Modeling viscosity of (Mg,Fe)O at lowermost mantle conditions

Reali, R.; Jackson, J.M.; Van Orman, J.; Bower, D. J.; Carrez, P.; Cordier, P. (2019). Modeling viscosity of (Mg,Fe)O at lowermost mantle conditions. Physics of the earth and planetary interiors, 287, pp. 65-75. Elsevier 10.1016/j.pepi.2018.12.005

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The viscosity of the lower mantle results from the rheological behavior of its two main constituent minerals, aluminous (Mg,Fe)SiO3 bridgmanite and (Mg,Fe)O ferropericlase. Understanding the transport properties of lower mantle aggregates is of primary importance in geophysics and it is a challenging task, due to the extreme time-varying conditions to which such aggregates are subjected. In particular, viscosity is a crucial transport property that can vary over several orders of magnitude. It thus has a first-order control on the structure and dynamics of the mantle. Here we focus on the creep behavior of (Mg,Fe)O at the bottom of the lower mantle, where the presence of thermo-chemical anomalies such as ultralow-velocity zones (ULVZ) may significantly alter the viscosity contrast characterizing this region. Two different iron concentrations of (Mg1–xFex)O are considered: one mirroring the average composition of ferropericlase throughout most of the lower mantle (x = 0.20) and another representing a candidate magnesiowüstite component of ULVZs near the base of the mantle (x = 0.84). The investigated pressure-temperature conditions span from 120 GPa and 2800 K, corresponding to the average geotherm at this depth, to core-mantle boundary conditions of 135 GPa and 3800 K. In this study, dislocation creep of (Mg,Fe)O is investigated by dislocation dynamics (DD) simulations, a modeling tool which considers the collective motion and interactions of dislocations. To model their behavior, a 2.5 dimensional dislocation dynamics approach is employed. Within this method, both glide and climb mechanisms can be taken into account, and the interplay of these features results in a steady-state condition. This allows the retrieval of the creep strain rates at different temperatures, pressures, applied stresses and iron concentrations across the (Mg,Fe)O solid solution, providing information on the viscosity for these materials. A particularly low viscosity is obtained for magnesiowüstite with respect to ferropericlase, the difference being around 10 orders of magnitude. Thus, the final section of this work is devoted to the assessment of the dynamic implications of such a weak phase within ULVZs, in terms of the viscosity contrast with respect to the surrounding lowermost mantle.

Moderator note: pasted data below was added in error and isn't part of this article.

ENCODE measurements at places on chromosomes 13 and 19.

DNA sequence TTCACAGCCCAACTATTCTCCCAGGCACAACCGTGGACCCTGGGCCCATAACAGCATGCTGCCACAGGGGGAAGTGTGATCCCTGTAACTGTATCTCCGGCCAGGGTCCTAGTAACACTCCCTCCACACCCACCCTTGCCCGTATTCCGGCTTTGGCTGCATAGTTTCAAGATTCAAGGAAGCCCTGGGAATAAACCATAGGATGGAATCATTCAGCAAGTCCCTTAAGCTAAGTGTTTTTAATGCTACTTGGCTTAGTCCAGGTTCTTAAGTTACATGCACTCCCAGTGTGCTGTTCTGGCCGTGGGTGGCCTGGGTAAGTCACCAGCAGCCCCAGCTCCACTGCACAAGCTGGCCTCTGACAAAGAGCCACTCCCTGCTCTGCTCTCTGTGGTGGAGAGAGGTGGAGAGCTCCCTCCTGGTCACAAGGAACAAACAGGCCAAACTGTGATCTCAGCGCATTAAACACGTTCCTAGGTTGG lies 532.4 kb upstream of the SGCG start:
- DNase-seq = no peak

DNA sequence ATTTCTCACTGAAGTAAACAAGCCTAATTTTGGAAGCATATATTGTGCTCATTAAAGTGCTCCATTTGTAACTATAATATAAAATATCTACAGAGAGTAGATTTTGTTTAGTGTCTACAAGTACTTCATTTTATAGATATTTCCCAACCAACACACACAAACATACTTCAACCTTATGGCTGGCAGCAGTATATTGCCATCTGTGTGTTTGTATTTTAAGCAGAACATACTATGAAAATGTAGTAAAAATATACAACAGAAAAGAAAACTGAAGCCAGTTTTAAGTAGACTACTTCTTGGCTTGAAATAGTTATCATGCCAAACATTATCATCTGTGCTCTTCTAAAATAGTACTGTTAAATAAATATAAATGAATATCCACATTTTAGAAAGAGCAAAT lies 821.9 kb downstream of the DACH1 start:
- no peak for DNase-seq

Item Type:

Journal Article (Original Article)


08 Faculty of Science > Physics Institute > Space Research and Planetary Sciences
08 Faculty of Science > Physics Institute
10 Strategic Research Centers > Center for Space and Habitability (CSH)
08 Faculty of Science > Physics Institute > NCCR PlanetS

UniBE Contributor:

Bower, Daniel James


500 Science
500 Science > 520 Astronomy
500 Science > 550 Earth sciences & geology








Danielle Zemp

Date Deposited:

03 Apr 2020 11:43

Last Modified:

03 Apr 2020 12:11

Publisher DOI:





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